Business Design is an emerging commercial discipline. The best definition of business design that I have seen comes from IDEO, the company that first introduced me to the concept:
“Business designers take juicy, creative, human-centered innovation and make it succeed out there in the real world. We [IDEO] use strategy, analysis, and financial modeling as generative design tools, and help organizations turn their biggest, wildest ideas into businesses with long-term viability.”
The Rotman School of Business at the University of Toronto defines it as follows:
“Business Design is a human-centred approach to innovation. It applies the principles and practices of design to help organizations create new value and new forms of competitive advantage. At its core, Business Design is the integration of customer empathy, experience design and business strategy.“
What does a Business Designer do?
During a discussion with Lorenz Koder Fort at IDEO, I learned that the key activities of a business designer are:
- understanding the business and the competition
- providing industry perspectives
- designing experiments for prototyping
- measuring the results of those experiments
- identifying risks and mitigating strategies
- identifying differentiation strategies
- developing business models/cases with financial models to support investment
In particular, he intimated that Business Designers are focussed on the Viability segment of the Feasibility, Viability, Desirability nexus (diagram above). As such, IDEO assesses potential Business Designers along 4 core pillars within that:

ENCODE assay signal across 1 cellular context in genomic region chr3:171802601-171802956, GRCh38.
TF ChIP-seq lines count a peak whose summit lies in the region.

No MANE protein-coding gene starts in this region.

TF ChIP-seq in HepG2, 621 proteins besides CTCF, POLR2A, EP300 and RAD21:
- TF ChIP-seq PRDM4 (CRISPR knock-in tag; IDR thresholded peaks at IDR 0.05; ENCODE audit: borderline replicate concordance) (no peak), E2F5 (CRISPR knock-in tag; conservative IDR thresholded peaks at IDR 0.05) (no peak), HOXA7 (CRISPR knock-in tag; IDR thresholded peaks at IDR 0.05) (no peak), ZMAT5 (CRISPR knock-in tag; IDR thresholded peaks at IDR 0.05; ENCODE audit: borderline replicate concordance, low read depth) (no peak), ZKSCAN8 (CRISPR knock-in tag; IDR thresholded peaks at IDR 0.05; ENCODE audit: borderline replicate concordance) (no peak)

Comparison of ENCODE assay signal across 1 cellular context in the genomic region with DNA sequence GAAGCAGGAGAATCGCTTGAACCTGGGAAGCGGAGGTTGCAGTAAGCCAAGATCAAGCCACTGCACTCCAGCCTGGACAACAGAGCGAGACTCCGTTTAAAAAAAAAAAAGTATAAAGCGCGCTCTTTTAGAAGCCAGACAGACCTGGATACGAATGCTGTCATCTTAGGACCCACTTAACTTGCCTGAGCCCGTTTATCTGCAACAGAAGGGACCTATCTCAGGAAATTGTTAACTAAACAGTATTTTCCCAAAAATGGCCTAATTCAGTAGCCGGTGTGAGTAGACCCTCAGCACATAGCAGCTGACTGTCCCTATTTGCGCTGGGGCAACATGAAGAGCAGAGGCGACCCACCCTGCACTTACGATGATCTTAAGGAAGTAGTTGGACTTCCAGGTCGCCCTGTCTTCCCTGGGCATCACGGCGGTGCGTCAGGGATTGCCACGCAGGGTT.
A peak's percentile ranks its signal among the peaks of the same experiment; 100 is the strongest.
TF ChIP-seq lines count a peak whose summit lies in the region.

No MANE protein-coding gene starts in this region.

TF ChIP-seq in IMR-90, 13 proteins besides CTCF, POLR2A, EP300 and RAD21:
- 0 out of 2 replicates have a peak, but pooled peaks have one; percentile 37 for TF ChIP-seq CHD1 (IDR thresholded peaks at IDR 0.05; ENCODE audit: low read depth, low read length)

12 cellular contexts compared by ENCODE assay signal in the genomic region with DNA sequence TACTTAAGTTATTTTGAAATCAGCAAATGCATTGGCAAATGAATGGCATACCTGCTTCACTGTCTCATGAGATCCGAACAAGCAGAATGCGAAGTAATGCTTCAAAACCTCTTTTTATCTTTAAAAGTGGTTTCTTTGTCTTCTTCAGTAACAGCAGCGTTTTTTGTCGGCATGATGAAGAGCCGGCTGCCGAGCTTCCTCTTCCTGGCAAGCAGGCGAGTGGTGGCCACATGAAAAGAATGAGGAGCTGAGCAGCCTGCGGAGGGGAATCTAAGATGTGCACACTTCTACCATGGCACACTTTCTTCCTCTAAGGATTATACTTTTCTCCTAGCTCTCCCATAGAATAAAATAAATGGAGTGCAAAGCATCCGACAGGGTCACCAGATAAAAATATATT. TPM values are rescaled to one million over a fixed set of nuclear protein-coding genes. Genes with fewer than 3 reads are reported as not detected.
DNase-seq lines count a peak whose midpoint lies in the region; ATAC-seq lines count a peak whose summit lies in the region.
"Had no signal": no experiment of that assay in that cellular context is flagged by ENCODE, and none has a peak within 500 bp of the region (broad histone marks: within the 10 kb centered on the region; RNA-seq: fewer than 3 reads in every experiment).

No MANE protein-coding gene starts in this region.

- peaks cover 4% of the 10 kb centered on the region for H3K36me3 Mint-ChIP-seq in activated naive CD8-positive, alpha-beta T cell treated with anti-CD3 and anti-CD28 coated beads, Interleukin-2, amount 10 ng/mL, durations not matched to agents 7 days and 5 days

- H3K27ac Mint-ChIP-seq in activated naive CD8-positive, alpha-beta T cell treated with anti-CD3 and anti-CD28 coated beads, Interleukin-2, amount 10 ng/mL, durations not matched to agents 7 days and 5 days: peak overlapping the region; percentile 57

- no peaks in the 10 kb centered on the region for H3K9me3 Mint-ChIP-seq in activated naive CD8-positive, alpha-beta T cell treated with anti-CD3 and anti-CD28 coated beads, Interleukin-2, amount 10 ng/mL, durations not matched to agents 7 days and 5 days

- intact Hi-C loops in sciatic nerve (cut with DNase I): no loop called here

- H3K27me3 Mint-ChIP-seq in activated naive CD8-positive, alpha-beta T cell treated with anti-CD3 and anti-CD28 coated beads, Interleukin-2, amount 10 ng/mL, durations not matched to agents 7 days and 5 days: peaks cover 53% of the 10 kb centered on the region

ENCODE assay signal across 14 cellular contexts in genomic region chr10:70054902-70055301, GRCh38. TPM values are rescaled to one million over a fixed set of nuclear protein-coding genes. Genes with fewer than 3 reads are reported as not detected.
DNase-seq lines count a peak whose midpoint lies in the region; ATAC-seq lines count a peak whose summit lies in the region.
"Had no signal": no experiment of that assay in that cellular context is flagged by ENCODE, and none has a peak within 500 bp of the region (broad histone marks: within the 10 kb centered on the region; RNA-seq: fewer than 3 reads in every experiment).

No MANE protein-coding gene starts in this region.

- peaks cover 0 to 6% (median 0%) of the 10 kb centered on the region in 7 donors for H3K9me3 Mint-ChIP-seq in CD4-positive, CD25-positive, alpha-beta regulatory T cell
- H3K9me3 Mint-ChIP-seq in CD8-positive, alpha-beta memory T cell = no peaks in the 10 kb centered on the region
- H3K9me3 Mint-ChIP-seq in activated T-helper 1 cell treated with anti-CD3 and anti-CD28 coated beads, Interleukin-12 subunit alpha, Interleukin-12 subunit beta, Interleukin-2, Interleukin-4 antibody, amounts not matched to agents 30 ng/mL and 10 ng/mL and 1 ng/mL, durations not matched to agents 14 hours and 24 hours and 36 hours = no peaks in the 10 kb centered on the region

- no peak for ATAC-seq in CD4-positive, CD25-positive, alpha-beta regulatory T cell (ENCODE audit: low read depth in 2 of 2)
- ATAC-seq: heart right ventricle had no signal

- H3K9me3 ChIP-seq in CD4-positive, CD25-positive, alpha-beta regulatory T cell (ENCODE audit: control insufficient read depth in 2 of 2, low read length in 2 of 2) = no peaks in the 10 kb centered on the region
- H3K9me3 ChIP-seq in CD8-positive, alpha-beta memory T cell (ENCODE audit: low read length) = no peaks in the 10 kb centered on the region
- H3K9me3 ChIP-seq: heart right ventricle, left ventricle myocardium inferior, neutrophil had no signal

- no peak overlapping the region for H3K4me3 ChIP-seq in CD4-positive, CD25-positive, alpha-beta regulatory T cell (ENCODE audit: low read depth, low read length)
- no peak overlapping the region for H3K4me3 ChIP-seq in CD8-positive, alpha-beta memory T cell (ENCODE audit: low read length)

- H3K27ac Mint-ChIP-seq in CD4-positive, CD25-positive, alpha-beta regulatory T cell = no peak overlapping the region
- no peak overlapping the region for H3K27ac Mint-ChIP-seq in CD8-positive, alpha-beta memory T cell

- Market Navigation
- Prototyping & Offer Design
- Business Modelling
There’s also a great summary of the typical work of a Business Designer given in the LinkedIn bio of Alvaro Rojo, Business Design Lead at Fjord:
- Disruptive trends & competitive forces
- Discovery-driven planning
- Customer experience strategy
- Value proposition design
- New product/service development & execution
- Market size & growth
- Ecosystem mapping
- Go-to-market strategy & international expansion
- KPIs modeling & tracking
- MVP & in-market prototyping
- Product/market fit optimization
- Business model design & monetization opportunities
Finally, Tsukasa Tanimoto’s informative Medium post contains this succint explanation of the difference between a Business Designer and a Management Consultant:
Who offers Business Design services to their clients?
Many companies offer Business Design-type services to their clients, but here is a selection of some interesting companies in this space:
- Fjord (owned by Accenture)
- EY-Seren (owned by EY)
- MAYA Design (owned by BCG)
- PA Consulting
- frog design
- Fahrenheit 212
- ?What If! Innovation
How can I learn Business Design?
You can study an MBA with a major in Business Design at the Rotman School of Management at the University of Toronto.
The Stanford Hasso Plattner Institute of Design, or “the d.school“, seems to be a renowned institution for the discipline. This makes sense, as David Kelley, one of IDEO’s founders, founded the d.school as well!
How can I become a Business Designer?
A lot of job ads state that MBAs are a “huge plus”, but in reality, it seems to me that they are pretty much a pre-requisite. In some ways, this makes sense, as a holistic view of a business is crucial to designing a good one! However, it does exclude the autodidacts among us.
Entrepreneurship experience is highly valued, as entrepreneurs have lived and breathed the design, prototype, and test cycle.
There’s further discussion of the role and what companies are looking for in a potential recruit on this post from an ex-IDEO Business Designer and the previously mentioned in-depth post from Tsukasa Tanimoto, a Service & Business Designer at Spotless.